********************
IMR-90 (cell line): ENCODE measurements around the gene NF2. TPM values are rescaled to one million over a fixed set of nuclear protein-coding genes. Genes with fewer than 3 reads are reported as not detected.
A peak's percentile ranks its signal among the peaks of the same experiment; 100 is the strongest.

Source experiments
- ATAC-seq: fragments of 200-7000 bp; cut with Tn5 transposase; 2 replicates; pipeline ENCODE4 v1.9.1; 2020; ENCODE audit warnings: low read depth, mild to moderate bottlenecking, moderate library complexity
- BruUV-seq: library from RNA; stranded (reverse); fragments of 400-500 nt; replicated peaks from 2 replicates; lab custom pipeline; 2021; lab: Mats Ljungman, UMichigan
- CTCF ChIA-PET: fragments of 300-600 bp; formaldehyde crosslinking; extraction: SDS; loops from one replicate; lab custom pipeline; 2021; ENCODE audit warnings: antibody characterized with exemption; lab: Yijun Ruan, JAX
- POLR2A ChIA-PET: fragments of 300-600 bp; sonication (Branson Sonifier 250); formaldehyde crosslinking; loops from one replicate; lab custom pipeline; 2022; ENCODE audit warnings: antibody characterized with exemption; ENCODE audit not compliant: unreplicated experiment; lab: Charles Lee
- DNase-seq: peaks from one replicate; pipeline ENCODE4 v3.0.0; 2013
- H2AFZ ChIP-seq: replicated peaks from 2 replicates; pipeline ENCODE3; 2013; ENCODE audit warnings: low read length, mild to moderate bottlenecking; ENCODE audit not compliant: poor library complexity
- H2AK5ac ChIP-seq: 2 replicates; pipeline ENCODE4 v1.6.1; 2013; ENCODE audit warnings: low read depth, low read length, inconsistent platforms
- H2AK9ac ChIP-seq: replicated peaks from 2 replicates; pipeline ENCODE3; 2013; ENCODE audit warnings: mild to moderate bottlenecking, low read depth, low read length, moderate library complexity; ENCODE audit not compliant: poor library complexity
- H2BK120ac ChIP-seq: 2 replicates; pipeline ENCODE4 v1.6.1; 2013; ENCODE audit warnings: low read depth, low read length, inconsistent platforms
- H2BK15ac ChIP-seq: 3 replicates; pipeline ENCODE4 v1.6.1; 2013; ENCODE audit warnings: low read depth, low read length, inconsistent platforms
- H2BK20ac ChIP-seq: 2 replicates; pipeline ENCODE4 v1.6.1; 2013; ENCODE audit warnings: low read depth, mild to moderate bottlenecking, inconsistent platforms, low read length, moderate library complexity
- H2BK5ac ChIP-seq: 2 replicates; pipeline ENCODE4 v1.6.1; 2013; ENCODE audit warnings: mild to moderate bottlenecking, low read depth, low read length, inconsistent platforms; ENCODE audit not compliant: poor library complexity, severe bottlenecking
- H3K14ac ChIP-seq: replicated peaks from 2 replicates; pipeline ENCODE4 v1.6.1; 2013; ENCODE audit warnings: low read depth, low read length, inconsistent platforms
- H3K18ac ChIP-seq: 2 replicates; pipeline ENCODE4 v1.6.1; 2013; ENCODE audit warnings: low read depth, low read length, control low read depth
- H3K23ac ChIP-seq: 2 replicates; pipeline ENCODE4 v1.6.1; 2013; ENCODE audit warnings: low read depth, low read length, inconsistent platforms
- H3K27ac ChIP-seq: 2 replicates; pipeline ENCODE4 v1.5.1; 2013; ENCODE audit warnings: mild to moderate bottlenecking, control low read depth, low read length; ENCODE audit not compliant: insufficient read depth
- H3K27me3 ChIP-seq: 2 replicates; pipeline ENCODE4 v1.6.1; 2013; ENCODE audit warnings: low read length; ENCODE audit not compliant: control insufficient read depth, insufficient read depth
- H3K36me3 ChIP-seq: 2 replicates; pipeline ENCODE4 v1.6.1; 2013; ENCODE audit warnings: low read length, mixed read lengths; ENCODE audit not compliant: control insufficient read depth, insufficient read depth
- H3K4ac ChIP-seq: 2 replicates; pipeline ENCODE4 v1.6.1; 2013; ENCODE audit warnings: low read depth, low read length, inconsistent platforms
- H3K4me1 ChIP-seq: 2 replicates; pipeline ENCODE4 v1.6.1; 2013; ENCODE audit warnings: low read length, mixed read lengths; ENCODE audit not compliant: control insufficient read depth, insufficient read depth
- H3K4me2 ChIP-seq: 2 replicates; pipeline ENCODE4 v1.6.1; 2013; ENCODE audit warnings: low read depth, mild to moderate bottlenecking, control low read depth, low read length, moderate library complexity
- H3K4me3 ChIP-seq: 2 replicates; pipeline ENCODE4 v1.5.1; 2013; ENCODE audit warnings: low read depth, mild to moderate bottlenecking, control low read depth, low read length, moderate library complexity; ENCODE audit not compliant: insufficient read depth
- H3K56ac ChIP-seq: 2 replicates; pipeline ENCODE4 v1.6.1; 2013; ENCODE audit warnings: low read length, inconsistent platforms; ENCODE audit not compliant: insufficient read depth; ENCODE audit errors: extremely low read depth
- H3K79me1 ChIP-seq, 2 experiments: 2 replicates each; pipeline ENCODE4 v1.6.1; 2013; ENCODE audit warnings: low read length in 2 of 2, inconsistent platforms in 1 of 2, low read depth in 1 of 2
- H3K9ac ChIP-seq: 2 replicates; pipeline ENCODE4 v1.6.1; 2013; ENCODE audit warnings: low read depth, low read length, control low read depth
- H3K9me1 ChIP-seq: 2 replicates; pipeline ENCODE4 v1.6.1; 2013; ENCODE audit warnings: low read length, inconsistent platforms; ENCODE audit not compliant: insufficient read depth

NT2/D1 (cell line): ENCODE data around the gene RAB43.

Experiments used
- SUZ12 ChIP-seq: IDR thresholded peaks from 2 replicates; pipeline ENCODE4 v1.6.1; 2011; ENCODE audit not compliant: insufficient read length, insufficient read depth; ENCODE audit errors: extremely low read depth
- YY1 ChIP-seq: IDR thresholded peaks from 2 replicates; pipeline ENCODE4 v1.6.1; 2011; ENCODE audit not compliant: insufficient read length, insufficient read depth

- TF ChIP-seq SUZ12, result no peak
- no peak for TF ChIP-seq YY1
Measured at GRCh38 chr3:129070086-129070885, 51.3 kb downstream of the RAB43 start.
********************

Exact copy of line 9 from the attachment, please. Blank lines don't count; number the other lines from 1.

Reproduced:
- H2AFZ ChIP-seq: replicated peaks from 2 replicates; pipeline ENCODE3; 2013; ENCODE audit warnings: low read length, mild to moderate bottlenecking; ENCODE audit not compliant: poor library complexity